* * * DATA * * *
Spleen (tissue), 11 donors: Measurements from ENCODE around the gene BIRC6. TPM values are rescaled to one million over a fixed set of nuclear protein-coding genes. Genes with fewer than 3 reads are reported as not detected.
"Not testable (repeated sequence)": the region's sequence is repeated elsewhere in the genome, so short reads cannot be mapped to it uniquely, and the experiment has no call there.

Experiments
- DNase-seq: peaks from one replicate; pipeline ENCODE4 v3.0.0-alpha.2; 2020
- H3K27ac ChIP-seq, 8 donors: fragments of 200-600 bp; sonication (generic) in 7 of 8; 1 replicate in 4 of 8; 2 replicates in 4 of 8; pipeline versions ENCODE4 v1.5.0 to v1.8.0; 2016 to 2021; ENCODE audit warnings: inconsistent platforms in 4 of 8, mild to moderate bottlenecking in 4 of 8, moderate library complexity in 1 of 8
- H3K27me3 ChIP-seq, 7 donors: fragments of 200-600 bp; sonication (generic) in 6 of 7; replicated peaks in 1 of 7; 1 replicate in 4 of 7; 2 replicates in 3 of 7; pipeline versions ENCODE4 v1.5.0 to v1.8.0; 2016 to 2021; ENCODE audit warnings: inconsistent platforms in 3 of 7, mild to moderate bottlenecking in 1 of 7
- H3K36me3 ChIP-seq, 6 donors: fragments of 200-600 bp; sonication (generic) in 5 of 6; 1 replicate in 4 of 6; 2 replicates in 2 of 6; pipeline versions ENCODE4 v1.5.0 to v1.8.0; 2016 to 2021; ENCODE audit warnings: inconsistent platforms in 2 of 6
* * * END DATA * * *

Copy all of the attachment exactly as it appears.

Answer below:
Spleen (tissue), 11 donors: Measurements from ENCODE around the gene BIRC6. TPM values are rescaled to one million over a fixed set of nuclear protein-coding genes. Genes with fewer than 3 reads are reported as not detected.
"Not testable (repeated sequence)": the region's sequence is repeated elsewhere in the genome, so short reads cannot be mapped to it uniquely, and the experiment has no call there.

Experiments
- DNase-seq: peaks from one replicate; pipeline ENCODE4 v3.0.0-alpha.2; 2020
- H3K27ac ChIP-seq, 8 donors: fragments of 200-600 bp; sonication (generic) in 7 of 8; 1 replicate in 4 of 8; 2 replicates in 4 of 8; pipeline versions ENCODE4 v1.5.0 to v1.8.0; 2016 to 2021; ENCODE audit warnings: inconsistent platforms in 4 of 8, mild to moderate bottlenecking in 4 of 8, moderate library complexity in 1 of 8
- H3K27me3 ChIP-seq, 7 donors: fragments of 200-600 bp; sonication (generic) in 6 of 7; replicated peaks in 1 of 7; 1 replicate in 4 of 7; 2 replicates in 3 of 7; pipeline versions ENCODE4 v1.5.0 to v1.8.0; 2016 to 2021; ENCODE audit warnings: inconsistent platforms in 3 of 7, mild to moderate bottlenecking in 1 of 7
- H3K36me3 ChIP-seq, 6 donors: fragments of 200-600 bp; sonication (generic) in 5 of 6; 1 replicate in 4 of 6; 2 replicates in 2 of 6; pipeline versions ENCODE4 v1.5.0 to v1.8.0; 2016 to 2021; ENCODE audit warnings: inconsistent platforms in 2 of 6